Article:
building on a clean-energy economy. And that’s why it makes a down payment on a complete and competitive education for every child in America — from the cradle up through the time that they get a career. In short, our budget will strengthen each of our 50 states for generations to come.
And that’s also the purpose of the Recovery Act that I signed into law last month. It’s a plan that will not only help states and painful budget cuts, but also make a meaningful difference in the lives of Americans across this country. Because of what we did, there will be teachers in the classroom and police on the beat who otherwise wouldn’t be pursuing their essential missions. Because of what we did, neighborhood health clinics are creating jobs and providing affordable care to those who need it. And because of what we did, 95 percent of hardworking families will receive a tax cut — a tax cut that they’ll see in their paychecks starting on April 1st. So altogether we expect to create or save 3.5 million jobs — 90 percent of which are in the private sector.
It’s the most sweeping recovery plan in our nation’s history, and with a plan of such size comes an obligation to be vigilant with every dime we spend. That will require all of us — me, Joe, each of you — to hold yourselves accountable. It will require a new level of transparency in how we invest taxpayer dollars. It will require a new sense of responsibility here in Washington, but also in the 50 states. And that’s a standard that we’ve sought to uphold from the very beginning. That’s why I asked Joe to ensure that we are implementing our Recovery Act quickly, and implementing it well.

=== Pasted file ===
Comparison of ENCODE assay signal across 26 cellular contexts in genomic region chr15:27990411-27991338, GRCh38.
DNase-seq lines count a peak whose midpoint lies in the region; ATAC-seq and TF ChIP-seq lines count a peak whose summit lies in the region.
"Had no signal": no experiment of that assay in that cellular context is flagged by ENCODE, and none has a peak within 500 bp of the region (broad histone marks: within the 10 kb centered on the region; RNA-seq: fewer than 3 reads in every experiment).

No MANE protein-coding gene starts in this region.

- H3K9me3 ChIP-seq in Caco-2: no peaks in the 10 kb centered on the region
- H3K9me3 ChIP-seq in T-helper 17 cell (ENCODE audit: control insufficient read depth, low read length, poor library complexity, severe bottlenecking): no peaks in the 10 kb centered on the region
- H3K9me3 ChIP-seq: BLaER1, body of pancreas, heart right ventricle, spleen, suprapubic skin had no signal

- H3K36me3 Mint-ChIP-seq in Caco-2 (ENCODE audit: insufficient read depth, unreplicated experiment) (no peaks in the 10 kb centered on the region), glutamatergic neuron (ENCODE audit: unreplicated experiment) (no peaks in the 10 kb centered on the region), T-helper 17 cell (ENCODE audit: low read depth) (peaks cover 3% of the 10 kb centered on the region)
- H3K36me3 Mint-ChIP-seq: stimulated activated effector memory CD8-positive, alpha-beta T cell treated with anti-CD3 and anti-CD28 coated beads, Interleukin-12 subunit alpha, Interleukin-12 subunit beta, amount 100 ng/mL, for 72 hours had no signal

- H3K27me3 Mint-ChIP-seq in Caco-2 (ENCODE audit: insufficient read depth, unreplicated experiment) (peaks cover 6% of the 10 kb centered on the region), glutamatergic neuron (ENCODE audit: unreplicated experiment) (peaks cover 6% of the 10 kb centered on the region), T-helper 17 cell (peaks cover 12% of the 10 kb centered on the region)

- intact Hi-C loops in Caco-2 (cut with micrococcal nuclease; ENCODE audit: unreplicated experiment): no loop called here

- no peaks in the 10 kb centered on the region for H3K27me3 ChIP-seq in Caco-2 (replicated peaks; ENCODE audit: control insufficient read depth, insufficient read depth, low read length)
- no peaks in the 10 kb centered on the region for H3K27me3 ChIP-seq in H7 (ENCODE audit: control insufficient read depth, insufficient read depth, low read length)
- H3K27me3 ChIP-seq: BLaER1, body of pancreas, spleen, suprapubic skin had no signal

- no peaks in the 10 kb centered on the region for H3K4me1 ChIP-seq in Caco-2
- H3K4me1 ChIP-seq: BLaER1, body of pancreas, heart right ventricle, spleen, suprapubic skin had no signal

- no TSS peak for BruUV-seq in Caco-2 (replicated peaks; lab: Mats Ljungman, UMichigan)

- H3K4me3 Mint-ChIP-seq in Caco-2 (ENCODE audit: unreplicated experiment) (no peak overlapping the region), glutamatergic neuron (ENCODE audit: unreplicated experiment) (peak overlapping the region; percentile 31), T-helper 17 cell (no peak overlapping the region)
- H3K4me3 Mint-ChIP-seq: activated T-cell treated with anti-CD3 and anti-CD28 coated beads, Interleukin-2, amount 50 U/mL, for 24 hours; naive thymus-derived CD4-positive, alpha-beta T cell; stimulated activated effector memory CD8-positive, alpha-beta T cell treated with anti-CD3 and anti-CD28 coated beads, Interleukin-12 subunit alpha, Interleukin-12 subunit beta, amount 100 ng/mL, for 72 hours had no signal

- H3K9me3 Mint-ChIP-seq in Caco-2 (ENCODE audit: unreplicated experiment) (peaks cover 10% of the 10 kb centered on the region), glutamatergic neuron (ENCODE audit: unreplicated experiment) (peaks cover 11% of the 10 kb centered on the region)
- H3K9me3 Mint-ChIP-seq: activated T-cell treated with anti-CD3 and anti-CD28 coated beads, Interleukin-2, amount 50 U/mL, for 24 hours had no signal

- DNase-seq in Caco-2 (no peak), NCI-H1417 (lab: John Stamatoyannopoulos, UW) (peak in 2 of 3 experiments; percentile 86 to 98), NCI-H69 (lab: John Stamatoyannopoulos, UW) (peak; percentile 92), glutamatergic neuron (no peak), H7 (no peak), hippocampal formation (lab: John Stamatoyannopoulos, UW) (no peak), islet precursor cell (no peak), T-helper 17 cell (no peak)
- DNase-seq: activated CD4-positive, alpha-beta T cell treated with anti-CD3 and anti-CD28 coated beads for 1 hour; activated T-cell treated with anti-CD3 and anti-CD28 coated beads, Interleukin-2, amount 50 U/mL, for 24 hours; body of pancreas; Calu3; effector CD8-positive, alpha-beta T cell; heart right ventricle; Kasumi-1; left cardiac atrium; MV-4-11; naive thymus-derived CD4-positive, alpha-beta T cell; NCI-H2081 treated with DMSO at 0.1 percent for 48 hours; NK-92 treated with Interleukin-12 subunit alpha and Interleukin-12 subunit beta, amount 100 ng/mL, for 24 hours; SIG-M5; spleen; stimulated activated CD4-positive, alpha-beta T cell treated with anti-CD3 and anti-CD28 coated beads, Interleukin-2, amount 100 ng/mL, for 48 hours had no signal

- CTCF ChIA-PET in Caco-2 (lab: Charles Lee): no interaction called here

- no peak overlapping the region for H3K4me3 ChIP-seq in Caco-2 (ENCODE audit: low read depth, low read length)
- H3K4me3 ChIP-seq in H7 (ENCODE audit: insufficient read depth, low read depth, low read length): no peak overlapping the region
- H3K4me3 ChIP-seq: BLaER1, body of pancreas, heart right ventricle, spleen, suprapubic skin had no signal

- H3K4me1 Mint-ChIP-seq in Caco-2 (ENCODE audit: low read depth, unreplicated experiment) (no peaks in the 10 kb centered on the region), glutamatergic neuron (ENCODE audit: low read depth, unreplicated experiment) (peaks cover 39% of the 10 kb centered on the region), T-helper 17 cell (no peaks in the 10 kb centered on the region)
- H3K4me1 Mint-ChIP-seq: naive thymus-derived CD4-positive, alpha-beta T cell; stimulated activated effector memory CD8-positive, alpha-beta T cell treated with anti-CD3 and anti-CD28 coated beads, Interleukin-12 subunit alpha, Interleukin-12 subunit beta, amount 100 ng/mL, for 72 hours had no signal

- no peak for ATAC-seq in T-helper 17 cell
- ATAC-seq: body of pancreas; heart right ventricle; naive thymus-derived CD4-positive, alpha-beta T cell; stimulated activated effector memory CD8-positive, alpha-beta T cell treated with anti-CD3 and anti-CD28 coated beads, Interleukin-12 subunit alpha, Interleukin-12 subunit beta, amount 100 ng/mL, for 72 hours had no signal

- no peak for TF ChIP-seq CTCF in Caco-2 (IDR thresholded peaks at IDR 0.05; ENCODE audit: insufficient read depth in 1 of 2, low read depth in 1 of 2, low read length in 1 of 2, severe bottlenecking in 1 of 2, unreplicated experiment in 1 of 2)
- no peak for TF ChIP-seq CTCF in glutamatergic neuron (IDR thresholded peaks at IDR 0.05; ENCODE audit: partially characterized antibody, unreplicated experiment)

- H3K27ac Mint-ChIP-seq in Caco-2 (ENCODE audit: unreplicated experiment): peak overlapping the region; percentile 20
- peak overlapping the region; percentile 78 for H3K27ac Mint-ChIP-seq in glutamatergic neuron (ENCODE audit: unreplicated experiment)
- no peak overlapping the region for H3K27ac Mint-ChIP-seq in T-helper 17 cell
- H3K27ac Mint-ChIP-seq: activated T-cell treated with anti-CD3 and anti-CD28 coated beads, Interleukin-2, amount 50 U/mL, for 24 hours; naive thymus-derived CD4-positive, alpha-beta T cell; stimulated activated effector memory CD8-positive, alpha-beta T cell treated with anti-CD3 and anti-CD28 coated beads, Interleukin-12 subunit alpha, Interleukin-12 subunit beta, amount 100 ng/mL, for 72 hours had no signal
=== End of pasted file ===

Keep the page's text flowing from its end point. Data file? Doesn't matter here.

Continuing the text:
And that’s why I’ve appointed a proven and aggressive Inspector General to help prevent waste and fraud before it happens and root it out when it does. And that’s why, on the very day I signed our Recovery Act into law, we launched a website called recovery.gov — so that Americans can see where their tax dollars are going and make sure we’re delivering results. And 46 states have launched their own web sites — linked to recovery.gov — to help people keep track of how money is being spent down to the local level.
Today, as part of our continuing efforts to make government more accountable, we’re taking the next step in implementing the Recovery Act. I’m issuing a directive that will provide guidelines to federal agencies for what does and what does not constitute an acceptable use of taxpayer money; guidelines that will help ensure that we are proving ourselves worthy of the great trust the American people have placed in us.
That starts with a fundamental commitment. Decisions about how Recovery Act dollars are spent will be based on the merits. Let me repeat that: Decisions about how Recovery money will be spent will be based on the merits.
They will not be made as a way of doing favors for